Today is my last day of being 39. Tomorrow is the big milestone. The auspicious occasion that needs to be honored with black "Over the Hill" balloons and "Lordy, Lordy, Look Who's 40 signs". From this point forward, every April 11th, I will be "39 again" and spend countless hours in the mirror checking for age spots and crow's feet.
Nope. Not me. That's not how I see it. It's another day. An important one, but to me, all birthdays are important, whether it's the 13th, 28th or 40th. It's another year of a journey we are taking and it's a great day to appreciate life.
I've been around now for 4 decades. It is a long time. I'm happy to say that those decades have contained a lot of living, loving and laughter. Here are a few of my reflections on those decades:
1970-1979, the childhood years
I had a good childhood. I was lucky to be brought up in a loving home, by parents who stayed together, taught me traditional family values and the importance of God and family in life. I knew early on that I was adopted. It never bothered me. Never made me feel different or incomplete. It was just a fact of my existence. Looking back now, especially after becoming a mother myself, I have a renewed respect for my birth mother. She had great strength and courage to make such a huge sacrifice, just so I could have a better life. I will always be grateful to her for that.
My childhood is filled with memories of Catholic grade school, friends, playing baseball, riding bikes and family time. A good start.
1980-1989, the transformation decade
What else can you call it really? The decade starts at the age of 10, when I'm still playing with Barbie dolls, carries me through high school and ends with me as a young adult, driving, dating and going to college. I'm not sure there is any quicker transition in life, except for maybe birth to age 1.
I really can't complain about my life at this stage either. Sure there were awkward moments, broken hearts, days of anger and confusion. There were certainly worries of trying to fit in and be one of the crowd. Mostly, it was just ordinary life. My tween and teen years were not angst-ridden or overly-tumultuous. Sure, I clashed with my parents. I hung out with people they didn't like and did things they didn't approve of, but I could because by the age of 16, I knew everything. My mother had a different opinion on that. Looking back, I agree with her, but I also see that things could have been much worse. I think it was the Catholic guilt that kept me from going too far.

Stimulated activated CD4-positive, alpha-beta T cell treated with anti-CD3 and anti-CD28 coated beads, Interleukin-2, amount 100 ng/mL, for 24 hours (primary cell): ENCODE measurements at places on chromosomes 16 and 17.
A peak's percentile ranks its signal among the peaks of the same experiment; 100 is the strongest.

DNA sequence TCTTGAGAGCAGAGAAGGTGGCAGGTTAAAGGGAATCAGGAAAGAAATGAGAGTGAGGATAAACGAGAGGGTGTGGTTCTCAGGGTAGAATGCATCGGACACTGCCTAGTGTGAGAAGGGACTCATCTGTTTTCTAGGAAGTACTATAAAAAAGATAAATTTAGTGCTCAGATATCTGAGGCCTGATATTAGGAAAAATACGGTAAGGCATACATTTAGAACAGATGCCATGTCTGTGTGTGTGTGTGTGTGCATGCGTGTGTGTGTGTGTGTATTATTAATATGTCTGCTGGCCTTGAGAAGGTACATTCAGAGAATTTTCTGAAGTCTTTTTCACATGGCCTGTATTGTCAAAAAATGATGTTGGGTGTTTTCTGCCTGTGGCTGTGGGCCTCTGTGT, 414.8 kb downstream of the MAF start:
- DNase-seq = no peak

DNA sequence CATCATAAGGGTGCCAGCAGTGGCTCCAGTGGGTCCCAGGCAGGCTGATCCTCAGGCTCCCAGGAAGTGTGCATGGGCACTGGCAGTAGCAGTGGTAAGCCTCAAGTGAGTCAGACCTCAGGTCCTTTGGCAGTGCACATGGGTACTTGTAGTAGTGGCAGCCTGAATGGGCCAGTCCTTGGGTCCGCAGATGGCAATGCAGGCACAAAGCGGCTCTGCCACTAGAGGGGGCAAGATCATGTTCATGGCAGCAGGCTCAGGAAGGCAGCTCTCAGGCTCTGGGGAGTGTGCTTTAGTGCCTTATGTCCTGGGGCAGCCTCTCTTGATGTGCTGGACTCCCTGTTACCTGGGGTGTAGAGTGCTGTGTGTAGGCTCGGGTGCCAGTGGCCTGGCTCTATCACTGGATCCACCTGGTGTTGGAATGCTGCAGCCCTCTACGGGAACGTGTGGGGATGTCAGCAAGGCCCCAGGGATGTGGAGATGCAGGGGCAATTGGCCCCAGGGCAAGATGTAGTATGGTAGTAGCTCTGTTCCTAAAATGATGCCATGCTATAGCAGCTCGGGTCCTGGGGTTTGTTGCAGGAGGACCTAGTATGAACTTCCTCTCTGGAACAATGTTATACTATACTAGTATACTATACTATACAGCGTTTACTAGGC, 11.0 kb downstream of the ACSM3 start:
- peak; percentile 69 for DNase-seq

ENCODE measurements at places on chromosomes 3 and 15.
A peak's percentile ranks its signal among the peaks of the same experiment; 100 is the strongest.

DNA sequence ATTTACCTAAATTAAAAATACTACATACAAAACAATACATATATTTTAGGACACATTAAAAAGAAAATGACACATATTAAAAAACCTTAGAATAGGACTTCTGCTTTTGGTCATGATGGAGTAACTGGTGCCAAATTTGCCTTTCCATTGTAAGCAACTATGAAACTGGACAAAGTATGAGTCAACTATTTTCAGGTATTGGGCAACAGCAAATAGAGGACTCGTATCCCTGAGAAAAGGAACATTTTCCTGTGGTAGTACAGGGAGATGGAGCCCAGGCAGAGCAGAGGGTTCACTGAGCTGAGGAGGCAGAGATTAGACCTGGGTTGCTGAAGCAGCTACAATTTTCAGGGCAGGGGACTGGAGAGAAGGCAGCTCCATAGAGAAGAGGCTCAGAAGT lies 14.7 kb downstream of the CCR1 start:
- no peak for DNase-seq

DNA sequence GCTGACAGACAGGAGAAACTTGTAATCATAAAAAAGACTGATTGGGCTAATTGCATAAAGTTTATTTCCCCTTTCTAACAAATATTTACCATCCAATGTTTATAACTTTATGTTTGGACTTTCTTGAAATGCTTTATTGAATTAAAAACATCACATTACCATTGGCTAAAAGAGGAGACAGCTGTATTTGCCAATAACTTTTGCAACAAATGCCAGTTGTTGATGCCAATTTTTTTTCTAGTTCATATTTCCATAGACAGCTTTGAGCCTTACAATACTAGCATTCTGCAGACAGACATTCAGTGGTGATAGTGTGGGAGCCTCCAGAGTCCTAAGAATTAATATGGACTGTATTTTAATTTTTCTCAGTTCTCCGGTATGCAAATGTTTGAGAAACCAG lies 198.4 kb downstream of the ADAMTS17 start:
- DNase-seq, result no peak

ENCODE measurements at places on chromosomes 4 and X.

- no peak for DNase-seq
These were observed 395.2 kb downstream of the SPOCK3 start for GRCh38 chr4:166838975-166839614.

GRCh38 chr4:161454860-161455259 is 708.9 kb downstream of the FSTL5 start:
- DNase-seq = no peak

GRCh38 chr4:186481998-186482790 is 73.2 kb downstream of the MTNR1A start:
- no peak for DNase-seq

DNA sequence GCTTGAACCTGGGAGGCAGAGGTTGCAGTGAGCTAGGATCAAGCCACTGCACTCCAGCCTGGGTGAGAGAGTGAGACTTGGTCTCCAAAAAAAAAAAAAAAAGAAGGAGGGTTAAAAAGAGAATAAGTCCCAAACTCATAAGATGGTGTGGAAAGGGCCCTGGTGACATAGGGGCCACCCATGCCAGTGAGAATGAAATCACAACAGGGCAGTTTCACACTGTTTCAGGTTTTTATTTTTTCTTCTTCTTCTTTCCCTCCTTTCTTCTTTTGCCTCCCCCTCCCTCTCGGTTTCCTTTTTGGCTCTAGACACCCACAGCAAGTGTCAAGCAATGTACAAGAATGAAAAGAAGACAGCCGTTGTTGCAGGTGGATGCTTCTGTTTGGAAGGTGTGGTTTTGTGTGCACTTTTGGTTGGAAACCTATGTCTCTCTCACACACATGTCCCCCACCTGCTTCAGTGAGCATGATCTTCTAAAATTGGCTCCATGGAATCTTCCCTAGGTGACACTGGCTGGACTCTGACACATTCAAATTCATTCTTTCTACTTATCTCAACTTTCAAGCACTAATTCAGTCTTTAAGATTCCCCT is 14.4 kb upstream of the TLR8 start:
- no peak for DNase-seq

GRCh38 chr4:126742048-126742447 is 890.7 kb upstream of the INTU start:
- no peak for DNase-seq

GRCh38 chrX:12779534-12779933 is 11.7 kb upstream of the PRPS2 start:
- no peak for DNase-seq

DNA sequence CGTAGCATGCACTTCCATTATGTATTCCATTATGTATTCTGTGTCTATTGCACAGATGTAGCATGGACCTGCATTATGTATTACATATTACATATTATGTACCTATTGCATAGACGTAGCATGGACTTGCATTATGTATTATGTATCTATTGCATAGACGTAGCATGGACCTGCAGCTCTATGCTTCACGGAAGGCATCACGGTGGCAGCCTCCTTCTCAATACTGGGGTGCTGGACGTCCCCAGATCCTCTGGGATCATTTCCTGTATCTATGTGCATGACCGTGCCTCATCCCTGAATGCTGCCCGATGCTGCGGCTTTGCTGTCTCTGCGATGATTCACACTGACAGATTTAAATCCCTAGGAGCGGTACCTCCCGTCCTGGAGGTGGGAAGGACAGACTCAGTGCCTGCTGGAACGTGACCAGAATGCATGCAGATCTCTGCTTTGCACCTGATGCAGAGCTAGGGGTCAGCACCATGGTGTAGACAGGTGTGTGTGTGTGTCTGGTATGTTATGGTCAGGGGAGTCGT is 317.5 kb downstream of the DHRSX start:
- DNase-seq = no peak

I was a well-adjusted tween with lots of friends and even a year as captain of the Our Lady of Sorrows cheerleaders. The high school years were actually more focused on things outside of those walls. Working at McDonald's and hanging out with those friends became much more important than basketball games or dances. Sure, I went to some of those too, but school spirit just wasn't really my thing at the time. It was around this time that I began to party. Drinking and smoking became regular activities for me on the weekends. I think that graduating high school with a scholarship, starting college and coming out of this decade without an arrest record and still a virgin shows that it really could have been a lot worse!
1990-1999, welcome to life
The next 10 years marked the completion of college, the beginning and ending of a few serious relationships (and many casual ones in between), working, continued partying, falling in love, moving into my first apartment and getting married. Starting a relationship with Mike one fateful night in a bowling alley, changed the direction of my life forever. It was bumpy at the beginning, but the love between us was transformational. My mom said he brought out the best in me and brought back a side of me not seen in quite a while. A loving, caring and giving side, rather than the self-absorbed side everyone had seen for some time. We were married and life was wonderful. We had each other, great families, good jobs and most of all, we had fun together. We spent time going places, seeing and doing things and most of all, enjoying each other's company. At the end of the decade, we started construction on a house. It was a decade of happiness, joy and hope for the future.
2000-2009 (and a little of 2010 too), welcome to the REAL world
On many nights, lying in bed with Mike, I would often ask him if he was worried that things were too perfect. Our lives were so good, I was just always afraid of what might happen, waiting for that other shoe to drop. This decade was filled with shoes of all shapes and sizes. Parents getting older and ill, infertility, job losses. This decade was a true test of our relationship, our stress levels and our coping skills. It was a time of sadness, fear, worry and anxiety. This isn't to say that the decade was a total loss. In reality, it was because of these obstacles that this was the most important decade so far. In the midst of these issues came growth, understanding and emotional maturity. This was a time of the best and worst things in life--literally birth and death. The loss of a parent is devastating. For it to happen to both Mike and myself within 2 months is crushing. We have each other and we have the brightest star in all of the darkness and that is our daughter, Marissa. Her little life brings so much joy to us and really makes us appreciate what we have. This was a decade of really learning from the journey, counting our blessings and believing in each other and a higher power.
So that's the last 39 year, 364 days. Tomorrow starts a new decade. A new chapter. I welcome it with open arms. Now I just have to decide if I need to change the name of this blog. It's a question for another day I think.